Eagle’s Eye from D.C.

Written by Gaurav Tiwari, master’s candidate in the Public Diplomacy Program at Syracuse University.

This summer, Gaurav has been working as a consultant for the  Open Development Technology Alliance with the World Bank .

With the lengthy processes and bureaucratic obstacles of foreign affairs and international development, have you wondered if anything can be done? I was in the same boat when I was planning for a worthwhile summer experience. What better way to find answers than some exposure and experience at a leading international organization, I told myself.

My summer internship has embodied the wide-ranging possibilities of Public Diplomacy as a discipline. I have certain required deliverables but there is room for me to explore other topics of my interest. From contributing to a massive analytical study of past projects in Africa to exploring the possibilities of open source software and design thinking in government services, the internship has allowed me to use and perfect a wide range of skills. Some might also say that rubbing shoulders with policy wonks, analytic experts, and technology geeks from around the world should count for something in itself.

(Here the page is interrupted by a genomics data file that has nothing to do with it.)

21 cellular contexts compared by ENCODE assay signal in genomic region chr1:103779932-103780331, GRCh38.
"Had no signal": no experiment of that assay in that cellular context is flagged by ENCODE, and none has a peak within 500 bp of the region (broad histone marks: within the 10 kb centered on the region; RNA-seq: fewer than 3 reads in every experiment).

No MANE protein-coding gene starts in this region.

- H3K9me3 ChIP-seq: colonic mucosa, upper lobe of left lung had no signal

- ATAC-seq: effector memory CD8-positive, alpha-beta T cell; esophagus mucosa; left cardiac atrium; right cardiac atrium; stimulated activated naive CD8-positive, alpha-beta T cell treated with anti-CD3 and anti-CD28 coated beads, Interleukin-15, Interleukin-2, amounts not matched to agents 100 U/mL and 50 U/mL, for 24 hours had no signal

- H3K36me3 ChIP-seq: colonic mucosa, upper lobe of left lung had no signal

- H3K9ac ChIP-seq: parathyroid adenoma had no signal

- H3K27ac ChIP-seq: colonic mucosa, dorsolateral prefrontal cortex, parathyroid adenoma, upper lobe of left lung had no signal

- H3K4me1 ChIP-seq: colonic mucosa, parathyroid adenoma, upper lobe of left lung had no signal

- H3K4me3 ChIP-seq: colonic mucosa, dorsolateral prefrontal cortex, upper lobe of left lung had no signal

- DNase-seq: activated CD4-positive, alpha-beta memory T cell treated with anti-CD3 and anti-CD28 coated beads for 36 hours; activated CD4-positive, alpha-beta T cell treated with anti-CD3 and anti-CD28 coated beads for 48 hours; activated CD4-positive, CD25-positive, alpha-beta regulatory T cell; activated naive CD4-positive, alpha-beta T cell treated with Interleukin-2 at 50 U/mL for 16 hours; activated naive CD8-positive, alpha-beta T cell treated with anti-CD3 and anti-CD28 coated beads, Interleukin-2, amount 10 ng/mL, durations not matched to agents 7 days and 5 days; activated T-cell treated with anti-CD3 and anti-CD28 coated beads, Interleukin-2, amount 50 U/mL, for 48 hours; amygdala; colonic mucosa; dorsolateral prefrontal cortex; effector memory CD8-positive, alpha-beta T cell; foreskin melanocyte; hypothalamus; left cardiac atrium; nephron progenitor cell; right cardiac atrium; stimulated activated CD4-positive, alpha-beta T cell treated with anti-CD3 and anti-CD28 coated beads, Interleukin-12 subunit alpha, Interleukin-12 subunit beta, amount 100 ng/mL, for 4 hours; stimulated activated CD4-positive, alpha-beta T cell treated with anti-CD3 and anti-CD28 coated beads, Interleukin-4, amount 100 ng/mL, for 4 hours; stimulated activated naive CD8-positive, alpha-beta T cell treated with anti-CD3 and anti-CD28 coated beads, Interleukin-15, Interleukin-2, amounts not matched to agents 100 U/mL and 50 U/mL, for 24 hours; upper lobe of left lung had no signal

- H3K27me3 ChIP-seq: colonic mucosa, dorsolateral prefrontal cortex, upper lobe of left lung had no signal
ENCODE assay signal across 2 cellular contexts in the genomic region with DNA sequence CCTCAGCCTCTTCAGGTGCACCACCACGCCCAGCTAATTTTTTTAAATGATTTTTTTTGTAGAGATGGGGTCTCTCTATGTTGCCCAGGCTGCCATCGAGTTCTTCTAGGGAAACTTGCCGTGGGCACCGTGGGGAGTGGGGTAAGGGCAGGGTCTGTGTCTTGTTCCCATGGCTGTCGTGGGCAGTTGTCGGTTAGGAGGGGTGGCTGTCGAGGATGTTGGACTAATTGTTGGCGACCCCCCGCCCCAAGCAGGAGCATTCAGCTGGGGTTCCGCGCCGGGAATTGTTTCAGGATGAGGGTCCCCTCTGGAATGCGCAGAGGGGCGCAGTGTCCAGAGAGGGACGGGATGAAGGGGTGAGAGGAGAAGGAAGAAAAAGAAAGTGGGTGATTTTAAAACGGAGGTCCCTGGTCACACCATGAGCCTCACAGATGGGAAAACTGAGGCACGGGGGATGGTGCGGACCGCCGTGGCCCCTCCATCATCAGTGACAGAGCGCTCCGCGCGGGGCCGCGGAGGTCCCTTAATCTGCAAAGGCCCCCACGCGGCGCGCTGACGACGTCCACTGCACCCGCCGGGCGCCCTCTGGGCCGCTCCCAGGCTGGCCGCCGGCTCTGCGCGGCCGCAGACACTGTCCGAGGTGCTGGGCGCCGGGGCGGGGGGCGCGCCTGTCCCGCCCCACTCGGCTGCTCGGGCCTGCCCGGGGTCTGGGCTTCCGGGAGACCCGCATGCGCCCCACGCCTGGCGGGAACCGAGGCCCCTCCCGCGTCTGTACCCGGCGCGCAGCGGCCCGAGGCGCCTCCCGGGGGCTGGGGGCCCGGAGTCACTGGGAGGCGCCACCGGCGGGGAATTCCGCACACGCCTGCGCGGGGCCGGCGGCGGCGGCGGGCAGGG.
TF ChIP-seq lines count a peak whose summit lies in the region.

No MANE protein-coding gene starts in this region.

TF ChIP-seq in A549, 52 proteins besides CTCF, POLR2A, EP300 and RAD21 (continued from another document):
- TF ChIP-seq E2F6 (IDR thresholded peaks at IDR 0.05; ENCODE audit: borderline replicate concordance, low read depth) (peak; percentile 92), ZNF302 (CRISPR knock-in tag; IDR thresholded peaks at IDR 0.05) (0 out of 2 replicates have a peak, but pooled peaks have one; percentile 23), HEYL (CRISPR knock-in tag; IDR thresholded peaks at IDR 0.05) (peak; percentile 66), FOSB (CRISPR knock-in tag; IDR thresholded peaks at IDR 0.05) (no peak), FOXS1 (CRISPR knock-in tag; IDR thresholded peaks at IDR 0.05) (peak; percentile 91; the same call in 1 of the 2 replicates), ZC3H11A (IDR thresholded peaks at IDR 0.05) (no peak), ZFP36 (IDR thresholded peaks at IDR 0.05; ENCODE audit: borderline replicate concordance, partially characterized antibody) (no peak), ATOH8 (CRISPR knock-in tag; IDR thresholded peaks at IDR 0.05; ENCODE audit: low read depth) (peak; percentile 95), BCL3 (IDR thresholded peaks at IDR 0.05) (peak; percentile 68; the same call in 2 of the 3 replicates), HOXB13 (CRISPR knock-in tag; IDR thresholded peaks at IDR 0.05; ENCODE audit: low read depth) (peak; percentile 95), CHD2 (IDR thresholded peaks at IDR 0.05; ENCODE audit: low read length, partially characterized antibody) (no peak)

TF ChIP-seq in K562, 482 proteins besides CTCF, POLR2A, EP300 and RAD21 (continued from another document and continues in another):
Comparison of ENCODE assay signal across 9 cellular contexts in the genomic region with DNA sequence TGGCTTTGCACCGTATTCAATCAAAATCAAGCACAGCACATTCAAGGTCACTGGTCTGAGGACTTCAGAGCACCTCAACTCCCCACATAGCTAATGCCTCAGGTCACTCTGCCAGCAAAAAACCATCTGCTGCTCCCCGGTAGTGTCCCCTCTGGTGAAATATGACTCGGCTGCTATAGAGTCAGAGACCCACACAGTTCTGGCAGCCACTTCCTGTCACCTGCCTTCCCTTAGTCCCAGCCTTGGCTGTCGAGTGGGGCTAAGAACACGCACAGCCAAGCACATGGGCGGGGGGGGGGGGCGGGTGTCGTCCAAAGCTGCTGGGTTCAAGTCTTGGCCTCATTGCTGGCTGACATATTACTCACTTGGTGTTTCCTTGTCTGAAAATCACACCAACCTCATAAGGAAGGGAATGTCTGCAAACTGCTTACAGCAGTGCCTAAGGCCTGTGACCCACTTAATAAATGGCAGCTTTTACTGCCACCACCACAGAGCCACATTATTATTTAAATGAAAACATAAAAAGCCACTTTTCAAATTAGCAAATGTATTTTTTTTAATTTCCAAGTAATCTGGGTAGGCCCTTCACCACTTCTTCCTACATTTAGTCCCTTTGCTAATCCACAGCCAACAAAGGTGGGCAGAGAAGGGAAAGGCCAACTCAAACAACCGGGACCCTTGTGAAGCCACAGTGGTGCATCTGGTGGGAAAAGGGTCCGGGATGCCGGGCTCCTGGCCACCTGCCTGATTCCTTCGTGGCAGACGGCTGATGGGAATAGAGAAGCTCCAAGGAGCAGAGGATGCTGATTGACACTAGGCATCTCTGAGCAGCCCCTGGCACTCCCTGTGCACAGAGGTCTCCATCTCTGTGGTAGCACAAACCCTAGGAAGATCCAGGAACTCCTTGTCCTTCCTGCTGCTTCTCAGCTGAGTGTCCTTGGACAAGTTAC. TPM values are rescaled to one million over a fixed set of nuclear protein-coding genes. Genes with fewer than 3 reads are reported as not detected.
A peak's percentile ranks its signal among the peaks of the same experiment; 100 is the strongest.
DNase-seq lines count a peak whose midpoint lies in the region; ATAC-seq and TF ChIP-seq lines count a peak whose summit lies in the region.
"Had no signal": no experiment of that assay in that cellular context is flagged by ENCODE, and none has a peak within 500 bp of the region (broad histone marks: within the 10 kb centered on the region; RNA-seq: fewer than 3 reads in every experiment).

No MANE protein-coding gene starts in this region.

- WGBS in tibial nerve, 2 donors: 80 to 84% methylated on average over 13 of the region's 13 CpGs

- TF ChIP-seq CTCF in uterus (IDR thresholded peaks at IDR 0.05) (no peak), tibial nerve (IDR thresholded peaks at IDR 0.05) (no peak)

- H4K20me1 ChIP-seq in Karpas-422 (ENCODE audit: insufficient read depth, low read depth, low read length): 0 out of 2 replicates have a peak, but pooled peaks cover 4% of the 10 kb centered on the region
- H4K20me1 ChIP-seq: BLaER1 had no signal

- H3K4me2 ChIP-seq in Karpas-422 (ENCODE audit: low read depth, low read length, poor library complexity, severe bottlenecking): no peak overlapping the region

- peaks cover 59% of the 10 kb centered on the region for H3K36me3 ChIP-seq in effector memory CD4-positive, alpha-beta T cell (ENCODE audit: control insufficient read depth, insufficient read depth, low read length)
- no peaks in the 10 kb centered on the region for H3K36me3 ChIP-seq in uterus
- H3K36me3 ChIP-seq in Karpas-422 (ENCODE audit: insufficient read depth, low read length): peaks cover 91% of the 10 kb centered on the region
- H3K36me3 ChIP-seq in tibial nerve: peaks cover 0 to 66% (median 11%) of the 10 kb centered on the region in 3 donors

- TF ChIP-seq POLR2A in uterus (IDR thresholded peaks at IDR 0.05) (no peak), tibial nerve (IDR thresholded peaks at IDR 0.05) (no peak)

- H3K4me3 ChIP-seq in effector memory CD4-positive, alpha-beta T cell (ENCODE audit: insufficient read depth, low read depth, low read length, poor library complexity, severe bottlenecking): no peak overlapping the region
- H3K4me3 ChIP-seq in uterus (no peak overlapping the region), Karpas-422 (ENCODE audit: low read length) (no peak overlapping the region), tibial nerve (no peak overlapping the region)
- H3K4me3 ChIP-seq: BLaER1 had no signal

The internship is primarily tailored towards improving government service delivery with technologically enabled citizen participation. Planning and participating in a startup weekend and a hackathon apiece, consulting for governments seeking loans for specific projects, writing policy briefs and reports, stepping in for the design team, among other things, have all been a part of the summer.

Besides, the diversity, accessibility, opportunities, and culture of Washington D.C. is a winning combination. One of the main reasons many of us pursue Public Diplomacy as a discipline is its core focus in building a strong base in International Affairs and Communications, but there is no limit to what you could do with it. I am glad that I could use my summer to get hands on experience with relevant work. The location for such an internship could not have been better either.

In spite of a busy summer, I have thoroughly enjoyed my time in D.C. In fact, I have loved the capital so much that I did not even mind working full time and taking evening classes for more than half the summer. As for the mind-numbing bureaucracy and colossal structure of international institutions, they serve a special purpose, as I have come to realize. Despite their shortcomings, they address issues that no one else would care about or is in a better position to affect change. It is just heartening to see they realize that they have to improve.  As new president Jim Kim says, they have the expertise, data, and experience, they just need better organization.

Views expressed are those of the author and do not necessarily reflect any other agency, organization, or department.

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